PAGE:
RICHMOND, Va. -- At the corner of Wayne Street and Cutshaw Avenue in Richmond, the wash and rinse starts, as a four-person crew works to remove graffiti from an abandoned building.
"I see a lot of these old buildings, they've got a lot of pretty structure, you know, the design," one worker commented. "They don't make buildings like these no more."
The smell of citrus fills the air as the crew power washes windows and the sides of the building. Some of the vandalism is painted over with gray paint.
Vassar Sumpter, Program and Operation Manager of Street Cleaning, Graffiti and Special Events for the city said the removal efforts will likely not last long. Come back in 24 or 48 hours, and the building might be spray-painted over once again.
"What you get is, you have to spend the time to clean this panel off, and then we have to come right back the next day to hit it again," he said as he pointed to what appeared to be initials. "This is another tag that's left up that's been repeated."
Richmond's Department of Public Works is planning for more than 2,000 graffiti removals this year, up from about 1,300 last year.
"I would think between an uptick in criminal activity, you see a graffiti uptick. I think you also see all the construction that's going on, new ones are being exposed. So, I think it's a combination of all of those things, but this is definitely a metric of some larger problems that are going on in the city," Sumpter said.
Businesses like Legend Property Group in Richmond's Shockoe Bottom are working with the city to remove the scribbles, names, and highly noticeable doodles for free, participating in a community clean up event to remove the vandalism alongside the city's cleanup crews back in October.
"We want to do our best to keep graffiti out of this area and keep things clean and looking good," said Brooks Lawson, the property group's director of operations.
A spokesperson with Mosaic, right across the street from Thursday afternoon's cleanup, said the business has spent more than $10,000 dollars removing graffiti from their building themselves, saying in a statement to CBS 6:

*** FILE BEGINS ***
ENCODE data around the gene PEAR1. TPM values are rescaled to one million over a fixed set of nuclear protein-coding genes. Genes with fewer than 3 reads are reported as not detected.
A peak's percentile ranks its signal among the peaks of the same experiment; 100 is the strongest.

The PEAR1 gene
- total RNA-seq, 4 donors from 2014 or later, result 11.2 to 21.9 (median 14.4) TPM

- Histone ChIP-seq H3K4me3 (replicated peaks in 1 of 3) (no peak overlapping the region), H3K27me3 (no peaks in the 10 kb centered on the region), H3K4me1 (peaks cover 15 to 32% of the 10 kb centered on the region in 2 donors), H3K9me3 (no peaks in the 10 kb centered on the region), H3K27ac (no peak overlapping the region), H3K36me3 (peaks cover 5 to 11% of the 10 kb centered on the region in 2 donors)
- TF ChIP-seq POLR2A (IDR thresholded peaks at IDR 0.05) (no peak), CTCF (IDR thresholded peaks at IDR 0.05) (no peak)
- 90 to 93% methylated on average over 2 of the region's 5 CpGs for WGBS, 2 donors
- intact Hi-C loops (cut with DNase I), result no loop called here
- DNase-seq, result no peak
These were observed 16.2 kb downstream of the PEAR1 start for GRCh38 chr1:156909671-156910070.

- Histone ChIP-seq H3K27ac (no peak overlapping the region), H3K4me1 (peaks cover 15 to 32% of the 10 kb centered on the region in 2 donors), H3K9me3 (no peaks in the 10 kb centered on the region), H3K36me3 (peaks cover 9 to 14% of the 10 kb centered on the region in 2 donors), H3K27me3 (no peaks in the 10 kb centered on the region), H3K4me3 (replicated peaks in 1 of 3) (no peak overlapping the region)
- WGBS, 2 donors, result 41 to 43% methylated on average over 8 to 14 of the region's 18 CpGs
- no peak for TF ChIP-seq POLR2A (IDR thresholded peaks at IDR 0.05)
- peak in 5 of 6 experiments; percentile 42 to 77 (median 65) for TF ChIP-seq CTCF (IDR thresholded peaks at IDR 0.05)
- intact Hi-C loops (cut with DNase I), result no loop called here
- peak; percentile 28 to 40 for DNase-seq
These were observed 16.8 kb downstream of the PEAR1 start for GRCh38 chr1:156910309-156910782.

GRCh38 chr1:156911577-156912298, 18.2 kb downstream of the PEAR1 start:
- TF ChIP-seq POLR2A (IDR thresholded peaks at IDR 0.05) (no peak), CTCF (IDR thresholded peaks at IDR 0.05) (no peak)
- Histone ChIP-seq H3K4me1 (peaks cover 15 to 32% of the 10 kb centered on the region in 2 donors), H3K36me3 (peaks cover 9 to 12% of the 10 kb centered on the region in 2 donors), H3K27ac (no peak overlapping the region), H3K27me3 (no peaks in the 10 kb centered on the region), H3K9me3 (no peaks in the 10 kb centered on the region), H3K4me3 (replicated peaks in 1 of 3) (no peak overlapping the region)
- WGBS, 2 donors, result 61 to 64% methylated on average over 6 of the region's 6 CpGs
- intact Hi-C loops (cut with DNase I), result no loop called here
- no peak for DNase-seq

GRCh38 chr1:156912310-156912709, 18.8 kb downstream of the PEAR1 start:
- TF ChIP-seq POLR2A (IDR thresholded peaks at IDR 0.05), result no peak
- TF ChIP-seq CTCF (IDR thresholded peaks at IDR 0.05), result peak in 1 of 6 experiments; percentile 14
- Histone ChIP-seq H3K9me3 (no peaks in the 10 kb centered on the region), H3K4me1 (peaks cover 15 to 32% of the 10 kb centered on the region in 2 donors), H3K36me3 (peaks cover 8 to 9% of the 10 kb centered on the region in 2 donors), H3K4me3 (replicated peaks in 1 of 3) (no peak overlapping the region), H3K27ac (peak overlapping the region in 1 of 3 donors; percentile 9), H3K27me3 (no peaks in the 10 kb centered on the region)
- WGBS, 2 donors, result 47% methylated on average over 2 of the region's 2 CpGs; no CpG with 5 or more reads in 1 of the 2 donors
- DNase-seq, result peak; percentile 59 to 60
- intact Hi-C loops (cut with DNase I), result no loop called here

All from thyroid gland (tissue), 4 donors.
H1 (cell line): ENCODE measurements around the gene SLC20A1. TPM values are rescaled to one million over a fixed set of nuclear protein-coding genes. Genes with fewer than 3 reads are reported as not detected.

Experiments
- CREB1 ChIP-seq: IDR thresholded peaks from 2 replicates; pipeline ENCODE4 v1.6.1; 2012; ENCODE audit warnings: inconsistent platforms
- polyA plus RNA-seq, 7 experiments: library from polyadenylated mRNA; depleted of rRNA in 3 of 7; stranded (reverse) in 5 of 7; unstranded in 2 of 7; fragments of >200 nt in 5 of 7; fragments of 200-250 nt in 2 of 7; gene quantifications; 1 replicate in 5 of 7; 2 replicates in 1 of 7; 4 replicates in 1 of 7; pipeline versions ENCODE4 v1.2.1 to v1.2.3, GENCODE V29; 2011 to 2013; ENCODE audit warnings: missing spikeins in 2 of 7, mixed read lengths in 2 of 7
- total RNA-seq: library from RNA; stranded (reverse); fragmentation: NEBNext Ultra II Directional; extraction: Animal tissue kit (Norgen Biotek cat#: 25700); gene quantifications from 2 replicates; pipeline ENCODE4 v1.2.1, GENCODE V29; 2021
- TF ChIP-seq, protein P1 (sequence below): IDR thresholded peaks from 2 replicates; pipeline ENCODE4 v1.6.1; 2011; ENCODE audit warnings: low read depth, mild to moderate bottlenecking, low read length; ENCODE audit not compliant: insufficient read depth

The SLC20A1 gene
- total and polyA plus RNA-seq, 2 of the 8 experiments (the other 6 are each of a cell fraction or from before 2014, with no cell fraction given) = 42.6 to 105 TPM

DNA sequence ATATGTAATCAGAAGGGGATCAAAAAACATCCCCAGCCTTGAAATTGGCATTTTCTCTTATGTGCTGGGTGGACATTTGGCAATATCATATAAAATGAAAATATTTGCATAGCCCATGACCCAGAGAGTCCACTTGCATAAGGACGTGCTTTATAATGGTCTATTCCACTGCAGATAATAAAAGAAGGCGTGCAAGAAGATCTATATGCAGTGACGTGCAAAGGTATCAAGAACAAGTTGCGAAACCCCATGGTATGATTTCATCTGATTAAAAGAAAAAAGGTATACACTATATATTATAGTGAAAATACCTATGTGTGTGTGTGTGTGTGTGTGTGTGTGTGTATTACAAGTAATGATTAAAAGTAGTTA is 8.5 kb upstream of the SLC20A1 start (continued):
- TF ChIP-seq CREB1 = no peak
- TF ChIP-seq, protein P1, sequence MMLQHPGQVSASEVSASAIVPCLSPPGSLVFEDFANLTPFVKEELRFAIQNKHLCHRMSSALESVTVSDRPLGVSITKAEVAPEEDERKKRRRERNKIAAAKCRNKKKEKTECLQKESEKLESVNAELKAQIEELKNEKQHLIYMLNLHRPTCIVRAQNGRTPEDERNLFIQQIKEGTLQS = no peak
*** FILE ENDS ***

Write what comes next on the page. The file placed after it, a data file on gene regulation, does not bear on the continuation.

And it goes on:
"We have on many occasions been assured that the city graffiti remediation team would assist us in removing damages to our historic building but that help has never materialized. We are a business that prides itself on curb appeal and having an inviting space for our clients and guests. We cannot wait 6 months for someone to show up and clean our front facade and must absorb the cost of the remediation 100% of the time."
The spokesperson said the business is in regular contact with city council and Richmond Police and have been pleased with the responsiveness and empathy, noting that more resources need to be available to police and proper code enforcement for negligent property owners.
Sumpter said in order for Public Works to remove graffiti for free, the request would require an application and a liability form. The building owners' approval is required.
Sumpter said crews should remove the graffiti in 7-10 days.
"There may be a time where they can definitely tell you, 'Hey, we cannot do this because it's outside of our capabilities,' but we'll reach out to the owner, and we'll tell them that," Sumpter.
Public Works is training up staff to take on the load and working with police to identify hotspots, encouraging anyone in the city to report the vandalism and apply for its removal.
"To be honest, it doesn't just affect the homeowners and the business owners, it also affects us as a city, because when they tag signs, we have to clean them up, stop signs, speed limit signs, our buildings, utility boxes, all that kind of stuff, so it affects everybody," Sumpter said.
To submit a request, you can do so through the RVA311 app or at rva311.com.
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